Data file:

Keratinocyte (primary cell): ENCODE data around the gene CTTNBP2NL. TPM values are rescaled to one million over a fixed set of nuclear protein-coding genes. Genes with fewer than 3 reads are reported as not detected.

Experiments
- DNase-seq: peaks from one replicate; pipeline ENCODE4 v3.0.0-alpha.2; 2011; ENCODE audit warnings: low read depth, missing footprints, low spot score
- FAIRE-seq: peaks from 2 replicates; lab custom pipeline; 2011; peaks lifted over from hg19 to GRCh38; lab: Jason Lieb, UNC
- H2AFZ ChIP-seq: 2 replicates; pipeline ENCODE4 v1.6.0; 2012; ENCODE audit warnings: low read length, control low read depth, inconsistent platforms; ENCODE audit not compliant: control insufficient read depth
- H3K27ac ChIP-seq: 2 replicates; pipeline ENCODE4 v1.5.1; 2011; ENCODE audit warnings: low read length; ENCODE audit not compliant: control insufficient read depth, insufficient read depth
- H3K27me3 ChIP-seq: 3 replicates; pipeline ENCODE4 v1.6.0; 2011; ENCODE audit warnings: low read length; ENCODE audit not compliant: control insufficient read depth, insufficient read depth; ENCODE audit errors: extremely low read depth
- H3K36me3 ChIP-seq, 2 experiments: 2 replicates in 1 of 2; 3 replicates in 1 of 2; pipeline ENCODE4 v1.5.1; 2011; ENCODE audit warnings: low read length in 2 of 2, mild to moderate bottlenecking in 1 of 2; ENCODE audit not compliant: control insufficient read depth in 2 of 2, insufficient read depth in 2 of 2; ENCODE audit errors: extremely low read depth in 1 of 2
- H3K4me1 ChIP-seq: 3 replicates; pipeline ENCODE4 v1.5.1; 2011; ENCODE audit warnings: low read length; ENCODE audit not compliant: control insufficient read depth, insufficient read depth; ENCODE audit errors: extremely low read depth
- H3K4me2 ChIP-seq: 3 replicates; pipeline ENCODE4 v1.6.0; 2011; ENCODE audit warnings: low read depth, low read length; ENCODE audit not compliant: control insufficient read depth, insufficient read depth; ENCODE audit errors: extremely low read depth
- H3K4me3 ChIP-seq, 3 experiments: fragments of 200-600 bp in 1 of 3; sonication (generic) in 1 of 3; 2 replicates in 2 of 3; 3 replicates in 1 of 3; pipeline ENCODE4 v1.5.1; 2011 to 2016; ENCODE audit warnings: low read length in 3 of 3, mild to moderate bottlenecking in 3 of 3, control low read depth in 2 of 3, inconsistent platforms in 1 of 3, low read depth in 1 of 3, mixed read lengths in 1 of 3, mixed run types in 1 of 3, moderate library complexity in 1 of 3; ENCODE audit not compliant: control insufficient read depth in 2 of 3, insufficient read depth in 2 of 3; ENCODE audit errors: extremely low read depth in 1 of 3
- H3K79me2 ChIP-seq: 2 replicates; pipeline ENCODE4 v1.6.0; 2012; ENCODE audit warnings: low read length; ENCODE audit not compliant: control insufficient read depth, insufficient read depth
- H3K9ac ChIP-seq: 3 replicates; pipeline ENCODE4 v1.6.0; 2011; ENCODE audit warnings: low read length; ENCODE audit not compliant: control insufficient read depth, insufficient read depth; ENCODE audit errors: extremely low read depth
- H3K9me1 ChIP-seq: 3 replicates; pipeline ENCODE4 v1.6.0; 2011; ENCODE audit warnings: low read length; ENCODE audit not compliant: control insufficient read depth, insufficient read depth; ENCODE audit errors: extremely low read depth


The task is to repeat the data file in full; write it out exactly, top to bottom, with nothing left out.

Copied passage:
Keratinocyte (primary cell): ENCODE data around the gene CTTNBP2NL. TPM values are rescaled to one million over a fixed set of nuclear protein-coding genes. Genes with fewer than 3 reads are reported as not detected.

Experiments
- DNase-seq: peaks from one replicate; pipeline ENCODE4 v3.0.0-alpha.2; 2011; ENCODE audit warnings: low read depth, missing footprints, low spot score
- FAIRE-seq: peaks from 2 replicates; lab custom pipeline; 2011; peaks lifted over from hg19 to GRCh38; lab: Jason Lieb, UNC
- H2AFZ ChIP-seq: 2 replicates; pipeline ENCODE4 v1.6.0; 2012; ENCODE audit warnings: low read length, control low read depth, inconsistent platforms; ENCODE audit not compliant: control insufficient read depth
- H3K27ac ChIP-seq: 2 replicates; pipeline ENCODE4 v1.5.1; 2011; ENCODE audit warnings: low read length; ENCODE audit not compliant: control insufficient read depth, insufficient read depth
- H3K27me3 ChIP-seq: 3 replicates; pipeline ENCODE4 v1.6.0; 2011; ENCODE audit warnings: low read length; ENCODE audit not compliant: control insufficient read depth, insufficient read depth; ENCODE audit errors: extremely low read depth
- H3K36me3 ChIP-seq, 2 experiments: 2 replicates in 1 of 2; 3 replicates in 1 of 2; pipeline ENCODE4 v1.5.1; 2011; ENCODE audit warnings: low read length in 2 of 2, mild to moderate bottlenecking in 1 of 2; ENCODE audit not compliant: control insufficient read depth in 2 of 2, insufficient read depth in 2 of 2; ENCODE audit errors: extremely low read depth in 1 of 2
- H3K4me1 ChIP-seq: 3 replicates; pipeline ENCODE4 v1.5.1; 2011; ENCODE audit warnings: low read length; ENCODE audit not compliant: control insufficient read depth, insufficient read depth; ENCODE audit errors: extremely low read depth
- H3K4me2 ChIP-seq: 3 replicates; pipeline ENCODE4 v1.6.0; 2011; ENCODE audit warnings: low read depth, low read length; ENCODE audit not compliant: control insufficient read depth, insufficient read depth; ENCODE audit errors: extremely low read depth
- H3K4me3 ChIP-seq, 3 experiments: fragments of 200-600 bp in 1 of 3; sonication (generic) in 1 of 3; 2 replicates in 2 of 3; 3 replicates in 1 of 3; pipeline ENCODE4 v1.5.1; 2011 to 2016; ENCODE audit warnings: low read length in 3 of 3, mild to moderate bottlenecking in 3 of 3, control low read depth in 2 of 3, inconsistent platforms in 1 of 3, low read depth in 1 of 3, mixed read lengths in 1 of 3, mixed run types in 1 of 3, moderate library complexity in 1 of 3; ENCODE audit not compliant: control insufficient read depth in 2 of 3, insufficient read depth in 2 of 3; ENCODE audit errors: extremely low read depth in 1 of 3
- H3K79me2 ChIP-seq: 2 replicates; pipeline ENCODE4 v1.6.0; 2012; ENCODE audit warnings: low read length; ENCODE audit not compliant: control insufficient read depth, insufficient read depth
- H3K9ac ChIP-seq: 3 replicates; pipeline ENCODE4 v1.6.0; 2011; ENCODE audit warnings: low read length; ENCODE audit not compliant: control insufficient read depth, insufficient read depth; ENCODE audit errors: extremely low read depth
- H3K9me1 ChIP-seq: 3 replicates; pipeline ENCODE4 v1.6.0; 2011; ENCODE audit warnings: low read length; ENCODE audit not compliant: control insufficient read depth, insufficient read depth; ENCODE audit errors: extremely low read depth